Worthy and Torn

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Dear Hoopers,
I recently broke up with my boyfriend after two months of being “together” and six months of knowing each other. It was a long-distance relationship – we’d met online and instantly connected, although there was a whole ocean between us, and we still haven’t met once due to lack of resources – and an age difference of four years. The original reason for breaking up with him was not a lack of love – I loved and love him very much, although I’m trying to fall out of it for the sake of moving on – but him being too busy and my needs not having been met.

I think it’s worth it to mention I have symptoms of BPD (Borderline Personality Disorder and therefore require a bit of extra attention. If I don’t get that attention from the person I want it from, I feel unloved and underappreciated and it all boils down to a) feeling bad about myself, b) resenting my significant other and c) permanently, painfully yearning for more. I don’t want to resent him.

After all, it’s not his fault that he’s so busy, which partially is because he’s older and has more responsibility to carry. But during the short time span in which we tried this long-distance love thing, I always was left wishing he’d just take a few seconds to text me, to ask how I am, to tell me why he can’t talk much, to say goodmorning and good night. I wanted little, consistent things. Instead I got frequent apologies, no actions following those words. I understand he had no strength to juggle his responsibilities and me all at once and I accept it now, but fact is, I want to be a responsibility, too, and one that is taken seriously. I took the relationship very seriously, especially since it was my first one. I know I’m high-maintenance and I also know I’m worthy of love and my needs being met.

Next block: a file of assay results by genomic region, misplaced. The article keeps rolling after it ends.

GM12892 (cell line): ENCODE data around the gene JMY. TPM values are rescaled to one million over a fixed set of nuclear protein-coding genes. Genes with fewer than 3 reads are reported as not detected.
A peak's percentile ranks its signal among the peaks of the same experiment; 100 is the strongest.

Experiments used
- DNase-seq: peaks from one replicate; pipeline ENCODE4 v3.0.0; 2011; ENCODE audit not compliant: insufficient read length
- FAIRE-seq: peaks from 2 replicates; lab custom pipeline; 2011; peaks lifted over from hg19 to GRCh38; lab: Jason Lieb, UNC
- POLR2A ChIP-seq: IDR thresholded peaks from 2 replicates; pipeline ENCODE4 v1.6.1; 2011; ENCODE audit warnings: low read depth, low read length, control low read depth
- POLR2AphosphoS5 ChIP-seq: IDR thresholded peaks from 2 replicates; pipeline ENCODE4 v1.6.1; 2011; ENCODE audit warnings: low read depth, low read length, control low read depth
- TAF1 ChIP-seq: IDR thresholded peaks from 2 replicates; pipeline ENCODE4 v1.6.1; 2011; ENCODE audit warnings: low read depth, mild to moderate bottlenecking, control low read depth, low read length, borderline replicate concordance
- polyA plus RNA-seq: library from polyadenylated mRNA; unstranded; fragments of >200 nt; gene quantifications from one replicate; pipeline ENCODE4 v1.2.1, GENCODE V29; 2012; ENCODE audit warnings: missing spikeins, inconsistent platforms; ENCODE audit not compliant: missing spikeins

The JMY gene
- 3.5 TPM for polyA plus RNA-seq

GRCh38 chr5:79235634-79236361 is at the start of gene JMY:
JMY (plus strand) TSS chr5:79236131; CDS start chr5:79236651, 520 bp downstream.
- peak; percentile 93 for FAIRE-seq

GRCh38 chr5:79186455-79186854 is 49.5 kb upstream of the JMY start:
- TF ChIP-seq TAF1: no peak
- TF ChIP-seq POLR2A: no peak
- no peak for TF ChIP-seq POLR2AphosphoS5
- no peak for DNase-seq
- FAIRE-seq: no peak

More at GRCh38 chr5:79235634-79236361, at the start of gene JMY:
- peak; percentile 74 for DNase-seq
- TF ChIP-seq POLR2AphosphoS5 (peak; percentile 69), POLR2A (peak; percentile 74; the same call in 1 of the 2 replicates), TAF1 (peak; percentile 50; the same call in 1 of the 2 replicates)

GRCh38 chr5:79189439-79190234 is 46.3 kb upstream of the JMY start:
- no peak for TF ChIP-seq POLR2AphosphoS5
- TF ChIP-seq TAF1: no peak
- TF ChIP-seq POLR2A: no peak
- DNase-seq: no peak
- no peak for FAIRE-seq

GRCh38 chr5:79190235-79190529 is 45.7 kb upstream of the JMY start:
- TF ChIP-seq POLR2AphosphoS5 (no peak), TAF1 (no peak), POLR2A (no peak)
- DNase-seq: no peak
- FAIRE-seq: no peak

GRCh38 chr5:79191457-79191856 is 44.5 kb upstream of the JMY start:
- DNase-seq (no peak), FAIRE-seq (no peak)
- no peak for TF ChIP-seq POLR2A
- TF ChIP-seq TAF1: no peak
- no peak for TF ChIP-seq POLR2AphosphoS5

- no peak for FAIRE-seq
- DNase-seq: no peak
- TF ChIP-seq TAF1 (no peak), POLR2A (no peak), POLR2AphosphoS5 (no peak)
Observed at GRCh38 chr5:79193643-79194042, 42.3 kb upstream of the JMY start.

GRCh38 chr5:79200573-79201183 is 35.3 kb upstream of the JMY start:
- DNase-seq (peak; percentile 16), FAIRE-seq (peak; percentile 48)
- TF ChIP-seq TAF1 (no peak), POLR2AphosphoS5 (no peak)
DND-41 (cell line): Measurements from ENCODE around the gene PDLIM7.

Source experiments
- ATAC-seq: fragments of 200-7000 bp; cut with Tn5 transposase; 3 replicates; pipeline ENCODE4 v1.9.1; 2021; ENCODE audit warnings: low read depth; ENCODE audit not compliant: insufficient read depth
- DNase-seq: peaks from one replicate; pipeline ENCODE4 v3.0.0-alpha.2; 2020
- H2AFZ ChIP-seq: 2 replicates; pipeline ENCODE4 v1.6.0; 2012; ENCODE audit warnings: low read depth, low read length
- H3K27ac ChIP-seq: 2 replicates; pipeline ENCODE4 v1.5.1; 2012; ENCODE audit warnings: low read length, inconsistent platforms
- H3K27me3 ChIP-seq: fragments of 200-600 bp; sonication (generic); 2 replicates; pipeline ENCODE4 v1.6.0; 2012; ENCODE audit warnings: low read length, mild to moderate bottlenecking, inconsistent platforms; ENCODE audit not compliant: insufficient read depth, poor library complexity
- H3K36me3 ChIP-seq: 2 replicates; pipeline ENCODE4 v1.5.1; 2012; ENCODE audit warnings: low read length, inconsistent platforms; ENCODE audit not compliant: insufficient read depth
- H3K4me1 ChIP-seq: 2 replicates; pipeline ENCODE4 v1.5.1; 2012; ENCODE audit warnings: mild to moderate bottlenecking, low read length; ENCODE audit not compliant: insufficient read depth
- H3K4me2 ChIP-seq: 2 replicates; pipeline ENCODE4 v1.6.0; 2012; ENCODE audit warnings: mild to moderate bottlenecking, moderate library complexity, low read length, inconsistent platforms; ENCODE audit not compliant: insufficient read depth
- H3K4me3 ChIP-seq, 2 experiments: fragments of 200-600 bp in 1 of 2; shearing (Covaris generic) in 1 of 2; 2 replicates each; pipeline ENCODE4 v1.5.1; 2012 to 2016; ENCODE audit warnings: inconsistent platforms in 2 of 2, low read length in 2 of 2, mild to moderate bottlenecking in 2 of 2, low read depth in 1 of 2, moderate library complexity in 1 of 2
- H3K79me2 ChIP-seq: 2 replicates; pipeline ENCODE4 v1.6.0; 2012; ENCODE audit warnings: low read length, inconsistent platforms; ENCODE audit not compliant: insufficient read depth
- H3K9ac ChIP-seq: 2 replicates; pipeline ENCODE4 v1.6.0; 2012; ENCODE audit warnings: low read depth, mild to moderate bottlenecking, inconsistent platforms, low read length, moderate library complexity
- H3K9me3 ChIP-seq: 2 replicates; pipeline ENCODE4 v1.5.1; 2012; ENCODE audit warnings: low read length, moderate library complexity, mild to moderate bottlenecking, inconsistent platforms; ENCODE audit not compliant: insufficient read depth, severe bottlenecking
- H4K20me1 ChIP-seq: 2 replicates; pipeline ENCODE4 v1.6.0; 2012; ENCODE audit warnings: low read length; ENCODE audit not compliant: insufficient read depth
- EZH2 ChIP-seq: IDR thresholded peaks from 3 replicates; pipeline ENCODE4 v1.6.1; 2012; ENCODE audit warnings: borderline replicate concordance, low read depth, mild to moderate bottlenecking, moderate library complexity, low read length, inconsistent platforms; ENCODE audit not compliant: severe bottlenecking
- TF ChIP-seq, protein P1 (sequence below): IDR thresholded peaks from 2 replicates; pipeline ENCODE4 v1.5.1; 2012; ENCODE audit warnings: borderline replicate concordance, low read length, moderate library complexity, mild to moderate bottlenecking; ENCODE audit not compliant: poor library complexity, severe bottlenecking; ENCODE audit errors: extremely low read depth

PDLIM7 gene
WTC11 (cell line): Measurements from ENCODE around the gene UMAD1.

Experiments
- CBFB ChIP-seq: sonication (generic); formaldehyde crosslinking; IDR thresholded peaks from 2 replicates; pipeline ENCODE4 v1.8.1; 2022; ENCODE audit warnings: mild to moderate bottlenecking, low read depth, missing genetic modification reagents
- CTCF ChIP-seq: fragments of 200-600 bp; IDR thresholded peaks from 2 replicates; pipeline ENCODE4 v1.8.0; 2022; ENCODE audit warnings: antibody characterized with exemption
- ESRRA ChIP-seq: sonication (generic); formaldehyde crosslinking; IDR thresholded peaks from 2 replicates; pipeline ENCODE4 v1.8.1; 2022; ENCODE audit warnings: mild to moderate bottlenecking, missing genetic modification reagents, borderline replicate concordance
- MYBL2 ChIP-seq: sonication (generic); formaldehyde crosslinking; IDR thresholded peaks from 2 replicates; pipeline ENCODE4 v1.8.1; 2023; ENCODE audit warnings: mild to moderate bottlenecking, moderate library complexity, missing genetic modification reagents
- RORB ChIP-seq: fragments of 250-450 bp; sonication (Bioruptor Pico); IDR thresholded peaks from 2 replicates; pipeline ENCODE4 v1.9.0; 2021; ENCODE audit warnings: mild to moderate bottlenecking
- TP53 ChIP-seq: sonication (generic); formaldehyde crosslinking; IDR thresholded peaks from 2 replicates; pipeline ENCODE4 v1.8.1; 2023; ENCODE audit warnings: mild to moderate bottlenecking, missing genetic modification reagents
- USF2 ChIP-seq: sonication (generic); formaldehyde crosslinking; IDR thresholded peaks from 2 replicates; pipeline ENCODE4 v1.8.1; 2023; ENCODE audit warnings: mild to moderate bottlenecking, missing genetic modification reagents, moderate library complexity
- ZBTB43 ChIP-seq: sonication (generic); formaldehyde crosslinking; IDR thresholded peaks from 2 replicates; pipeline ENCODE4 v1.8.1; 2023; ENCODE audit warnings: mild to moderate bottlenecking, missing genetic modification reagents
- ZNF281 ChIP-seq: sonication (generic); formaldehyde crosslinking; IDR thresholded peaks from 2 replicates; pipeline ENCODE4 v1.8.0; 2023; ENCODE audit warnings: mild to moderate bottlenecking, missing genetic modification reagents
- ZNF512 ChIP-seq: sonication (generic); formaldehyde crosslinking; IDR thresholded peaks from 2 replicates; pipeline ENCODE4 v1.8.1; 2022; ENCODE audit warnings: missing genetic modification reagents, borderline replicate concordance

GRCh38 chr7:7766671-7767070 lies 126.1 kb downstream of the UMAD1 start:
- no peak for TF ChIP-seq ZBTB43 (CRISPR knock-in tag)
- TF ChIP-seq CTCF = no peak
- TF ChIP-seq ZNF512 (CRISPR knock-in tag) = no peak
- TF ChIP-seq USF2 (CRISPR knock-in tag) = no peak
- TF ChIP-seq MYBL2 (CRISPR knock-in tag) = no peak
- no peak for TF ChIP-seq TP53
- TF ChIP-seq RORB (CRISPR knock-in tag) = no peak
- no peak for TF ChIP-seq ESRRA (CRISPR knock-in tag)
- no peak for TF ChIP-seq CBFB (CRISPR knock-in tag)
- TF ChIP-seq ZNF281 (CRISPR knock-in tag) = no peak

My reasons for leaving him were and are valid – although the general truth is we’re both at different stations on life, really, I don’t like pointing fingers since none of us deserves being pointed a finger at, and I regard it as a valuable experience, but I still want to know better in my future relationships. I’ve taken this ending as a new beginning and the opportunity to focus on myself and change some things, like turning vegetarian and reading more. Yet I’m afraid that in my next relationship I’ll become emotionally dependent yet again and forget myself and think it’s okay not being a priority to the person who loves you to the point where the pain is drowning you so hard where you can’t ignore it anymore.

I’m afraid I’ll always be too high-maintenance for someone – after all, someone with several mental issues isn’t exactly the first choice for most. And yet I’ll always be yearning for more, not knowing if this “more” is realistic. I’ve thought about the diplomatic approach – being demanding, but not too demanding. The thing is, I don’t know when I’m coming off too strong, I don’t know what’s the limit for other people. I know the limit for myself is when I feel the limit. But I’ve never been a really socially aware person. Another thing I don’t know is if I can lower my expectations, ever. The one thing I do know is that I’m worthy of love. How do I tie these two things together? Or is it just a matter of being patient and waiting for someone who is understanding enough, someone who doesn’t feel like it’s too much making me one of their priorities in their life?
-Worthy and Torn

Dear Worthy and Torn,